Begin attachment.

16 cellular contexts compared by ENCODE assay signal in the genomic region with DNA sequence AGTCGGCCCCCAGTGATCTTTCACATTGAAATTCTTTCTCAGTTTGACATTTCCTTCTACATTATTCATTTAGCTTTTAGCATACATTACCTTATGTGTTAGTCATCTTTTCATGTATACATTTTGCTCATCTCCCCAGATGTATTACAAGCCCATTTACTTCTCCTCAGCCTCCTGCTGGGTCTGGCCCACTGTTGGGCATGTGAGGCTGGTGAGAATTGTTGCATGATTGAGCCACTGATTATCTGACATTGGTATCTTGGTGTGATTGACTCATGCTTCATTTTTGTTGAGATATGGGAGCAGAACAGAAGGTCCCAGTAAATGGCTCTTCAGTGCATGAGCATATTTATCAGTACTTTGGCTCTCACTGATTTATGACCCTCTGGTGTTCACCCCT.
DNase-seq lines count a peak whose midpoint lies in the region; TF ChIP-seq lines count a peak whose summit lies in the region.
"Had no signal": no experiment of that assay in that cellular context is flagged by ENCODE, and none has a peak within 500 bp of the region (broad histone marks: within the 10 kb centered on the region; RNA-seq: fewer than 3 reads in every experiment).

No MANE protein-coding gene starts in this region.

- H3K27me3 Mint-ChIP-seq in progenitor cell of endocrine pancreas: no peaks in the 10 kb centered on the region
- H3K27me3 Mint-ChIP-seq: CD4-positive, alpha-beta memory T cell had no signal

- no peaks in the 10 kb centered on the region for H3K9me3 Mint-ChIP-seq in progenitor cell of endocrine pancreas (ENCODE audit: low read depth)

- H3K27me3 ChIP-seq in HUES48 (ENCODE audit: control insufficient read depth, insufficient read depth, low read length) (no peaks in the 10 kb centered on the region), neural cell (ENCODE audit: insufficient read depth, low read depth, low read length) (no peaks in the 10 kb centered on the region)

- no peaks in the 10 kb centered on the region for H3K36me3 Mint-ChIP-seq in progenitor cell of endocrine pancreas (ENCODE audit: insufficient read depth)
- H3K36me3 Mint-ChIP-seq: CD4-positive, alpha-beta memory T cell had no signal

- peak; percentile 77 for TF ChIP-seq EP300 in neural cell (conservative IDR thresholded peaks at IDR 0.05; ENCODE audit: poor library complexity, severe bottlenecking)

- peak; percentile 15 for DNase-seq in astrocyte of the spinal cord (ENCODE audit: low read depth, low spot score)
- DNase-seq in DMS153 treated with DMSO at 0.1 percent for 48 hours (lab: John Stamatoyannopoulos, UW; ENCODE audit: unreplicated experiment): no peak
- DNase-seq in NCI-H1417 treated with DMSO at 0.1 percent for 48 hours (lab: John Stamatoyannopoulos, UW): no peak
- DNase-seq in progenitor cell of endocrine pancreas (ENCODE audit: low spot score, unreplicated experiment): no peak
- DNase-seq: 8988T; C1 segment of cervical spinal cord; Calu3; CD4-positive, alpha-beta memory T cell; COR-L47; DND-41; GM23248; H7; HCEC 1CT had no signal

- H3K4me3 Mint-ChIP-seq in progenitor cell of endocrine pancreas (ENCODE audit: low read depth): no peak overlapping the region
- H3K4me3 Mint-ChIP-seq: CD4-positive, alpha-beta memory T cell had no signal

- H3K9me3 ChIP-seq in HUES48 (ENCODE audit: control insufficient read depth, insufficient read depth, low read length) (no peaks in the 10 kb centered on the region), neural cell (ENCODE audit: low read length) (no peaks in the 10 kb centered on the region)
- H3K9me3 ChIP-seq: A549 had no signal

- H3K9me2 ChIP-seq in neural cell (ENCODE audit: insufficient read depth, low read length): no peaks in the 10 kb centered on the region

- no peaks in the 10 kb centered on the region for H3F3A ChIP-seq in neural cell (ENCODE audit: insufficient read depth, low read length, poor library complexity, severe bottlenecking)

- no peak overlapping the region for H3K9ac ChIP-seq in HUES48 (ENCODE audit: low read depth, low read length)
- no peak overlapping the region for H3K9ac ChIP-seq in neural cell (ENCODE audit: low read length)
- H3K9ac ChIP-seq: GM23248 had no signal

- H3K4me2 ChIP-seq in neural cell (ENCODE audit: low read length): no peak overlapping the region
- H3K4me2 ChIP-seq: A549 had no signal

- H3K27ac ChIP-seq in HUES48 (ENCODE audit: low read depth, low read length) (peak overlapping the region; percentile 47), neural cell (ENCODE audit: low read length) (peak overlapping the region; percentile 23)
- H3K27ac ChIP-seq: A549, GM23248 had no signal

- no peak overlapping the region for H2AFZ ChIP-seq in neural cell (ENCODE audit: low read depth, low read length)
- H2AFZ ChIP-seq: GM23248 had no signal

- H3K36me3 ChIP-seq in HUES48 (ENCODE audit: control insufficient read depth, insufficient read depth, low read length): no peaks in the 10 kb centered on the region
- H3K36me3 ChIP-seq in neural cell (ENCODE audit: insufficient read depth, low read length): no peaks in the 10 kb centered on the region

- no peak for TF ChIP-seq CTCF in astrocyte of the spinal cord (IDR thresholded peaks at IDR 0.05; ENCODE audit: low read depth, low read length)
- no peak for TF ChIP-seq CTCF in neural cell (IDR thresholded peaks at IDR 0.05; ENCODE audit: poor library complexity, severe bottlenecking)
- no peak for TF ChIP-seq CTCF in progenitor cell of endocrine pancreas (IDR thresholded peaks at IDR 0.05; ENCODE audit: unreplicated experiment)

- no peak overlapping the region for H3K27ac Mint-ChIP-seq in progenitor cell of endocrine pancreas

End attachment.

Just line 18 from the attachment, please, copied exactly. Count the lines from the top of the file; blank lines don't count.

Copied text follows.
- H3K4me3 Mint-ChIP-seq: CD4-positive, alpha-beta memory T cell had no signal